Crikey, this was good. Starting with an Ornette Colemanseque sax jam sounding a little like Lou Reed's 'Bells,' and finishing with a folksy Led-Zep-goes-bushman romp, Warren Maxwell and his band played a winning evening of music with the APO that wore its influences on the sleeve, and always had the heart in the right place. It was a joy to witness.
A former Trinity Roots lead, the sweep and textures of Maxwell's psychedelic-cinematic songs lend themselves beautifully to the orchestral experiment initiated by the APO and local composer John Psathas, who arranged Maxwell's pieces for orchestra and band. It worked. It worked damn well. There were a few worrying moments when it might have been Spinal Tap in their 'free jazz phase' up there -- just moments, however, which were gloriously swept away with soaring melody, or riffs that nibbled their way up from within to sweep to glory over the sea of sound.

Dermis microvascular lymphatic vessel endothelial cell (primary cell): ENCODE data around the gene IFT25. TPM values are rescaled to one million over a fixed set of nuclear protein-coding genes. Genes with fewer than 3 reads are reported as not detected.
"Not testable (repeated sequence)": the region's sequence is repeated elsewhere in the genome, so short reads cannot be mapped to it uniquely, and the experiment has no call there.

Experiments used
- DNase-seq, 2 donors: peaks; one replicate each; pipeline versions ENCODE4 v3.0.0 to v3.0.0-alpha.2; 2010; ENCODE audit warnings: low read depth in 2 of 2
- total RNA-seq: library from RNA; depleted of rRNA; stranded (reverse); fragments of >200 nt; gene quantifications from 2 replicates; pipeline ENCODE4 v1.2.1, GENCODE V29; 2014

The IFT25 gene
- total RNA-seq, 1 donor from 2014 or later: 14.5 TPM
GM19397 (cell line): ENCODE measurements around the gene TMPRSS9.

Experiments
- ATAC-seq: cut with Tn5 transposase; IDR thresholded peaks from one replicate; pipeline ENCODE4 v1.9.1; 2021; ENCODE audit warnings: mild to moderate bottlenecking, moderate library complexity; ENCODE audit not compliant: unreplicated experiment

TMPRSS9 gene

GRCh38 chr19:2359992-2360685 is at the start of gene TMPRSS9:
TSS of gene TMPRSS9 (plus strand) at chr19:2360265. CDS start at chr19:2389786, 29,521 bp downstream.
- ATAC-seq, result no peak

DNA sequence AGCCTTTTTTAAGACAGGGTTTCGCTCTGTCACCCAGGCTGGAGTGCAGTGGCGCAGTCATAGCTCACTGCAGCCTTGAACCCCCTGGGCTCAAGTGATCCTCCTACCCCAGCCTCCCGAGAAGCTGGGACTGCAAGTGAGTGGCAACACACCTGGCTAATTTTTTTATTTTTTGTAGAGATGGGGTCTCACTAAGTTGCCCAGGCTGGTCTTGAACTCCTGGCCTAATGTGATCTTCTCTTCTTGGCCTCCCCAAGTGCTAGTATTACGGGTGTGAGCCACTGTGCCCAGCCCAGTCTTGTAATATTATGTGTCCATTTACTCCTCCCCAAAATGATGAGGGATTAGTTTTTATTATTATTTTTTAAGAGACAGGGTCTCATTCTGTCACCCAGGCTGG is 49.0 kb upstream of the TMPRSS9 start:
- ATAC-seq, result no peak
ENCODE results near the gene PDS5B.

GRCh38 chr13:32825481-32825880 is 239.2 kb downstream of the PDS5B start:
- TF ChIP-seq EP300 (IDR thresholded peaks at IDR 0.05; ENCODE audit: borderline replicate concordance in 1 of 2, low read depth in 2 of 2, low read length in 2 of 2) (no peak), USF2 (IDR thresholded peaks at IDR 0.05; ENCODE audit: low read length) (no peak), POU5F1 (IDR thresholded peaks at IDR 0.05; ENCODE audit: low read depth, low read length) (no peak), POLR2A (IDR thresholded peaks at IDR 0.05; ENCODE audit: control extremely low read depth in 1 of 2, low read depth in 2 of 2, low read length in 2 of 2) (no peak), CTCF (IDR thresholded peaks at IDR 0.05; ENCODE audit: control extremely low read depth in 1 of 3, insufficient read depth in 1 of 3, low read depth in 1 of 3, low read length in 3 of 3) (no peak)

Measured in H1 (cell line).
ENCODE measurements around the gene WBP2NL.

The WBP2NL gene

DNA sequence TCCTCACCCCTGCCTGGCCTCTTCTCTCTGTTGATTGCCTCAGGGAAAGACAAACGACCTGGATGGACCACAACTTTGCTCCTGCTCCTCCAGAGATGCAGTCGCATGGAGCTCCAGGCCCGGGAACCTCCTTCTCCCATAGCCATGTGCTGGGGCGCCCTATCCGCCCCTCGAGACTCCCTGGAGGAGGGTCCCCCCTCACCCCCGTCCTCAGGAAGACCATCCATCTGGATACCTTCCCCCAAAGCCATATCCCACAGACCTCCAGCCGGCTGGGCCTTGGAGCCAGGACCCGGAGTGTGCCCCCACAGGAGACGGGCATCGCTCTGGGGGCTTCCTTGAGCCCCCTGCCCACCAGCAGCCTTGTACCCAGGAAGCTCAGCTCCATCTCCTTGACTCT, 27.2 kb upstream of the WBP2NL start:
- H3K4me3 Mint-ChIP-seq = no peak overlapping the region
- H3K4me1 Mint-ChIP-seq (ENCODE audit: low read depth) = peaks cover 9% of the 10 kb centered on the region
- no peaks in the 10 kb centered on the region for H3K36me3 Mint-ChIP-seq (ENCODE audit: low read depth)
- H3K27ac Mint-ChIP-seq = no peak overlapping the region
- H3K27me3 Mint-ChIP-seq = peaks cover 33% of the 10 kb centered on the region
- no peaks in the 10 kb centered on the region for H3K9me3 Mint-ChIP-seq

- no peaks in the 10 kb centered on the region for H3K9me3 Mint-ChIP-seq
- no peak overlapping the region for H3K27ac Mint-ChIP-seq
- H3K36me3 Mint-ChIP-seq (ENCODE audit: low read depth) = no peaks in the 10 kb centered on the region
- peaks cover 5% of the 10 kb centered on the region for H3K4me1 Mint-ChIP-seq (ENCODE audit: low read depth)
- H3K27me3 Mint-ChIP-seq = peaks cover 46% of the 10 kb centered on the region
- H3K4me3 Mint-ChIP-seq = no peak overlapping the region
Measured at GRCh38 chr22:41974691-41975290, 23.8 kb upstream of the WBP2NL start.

It was a neat night, and (like Maxwell's music), the very best of Enzed -- kiwi through and through. Amid all the concern for the future of New Zealand, the night, the songs, the audience and orchestra -- an audience including young hoodie-wearers in awe of the orchestra and of Maxwell's music -- all seemed to say, "We're going to be okay."
I loved it. Here's an interview to give you some idea of what you missed.
UPDATE: See, it wasn't just me; the Herald thought it was special too:
This is one of those once in lifetime gigs you're unlikely to see the likes of again...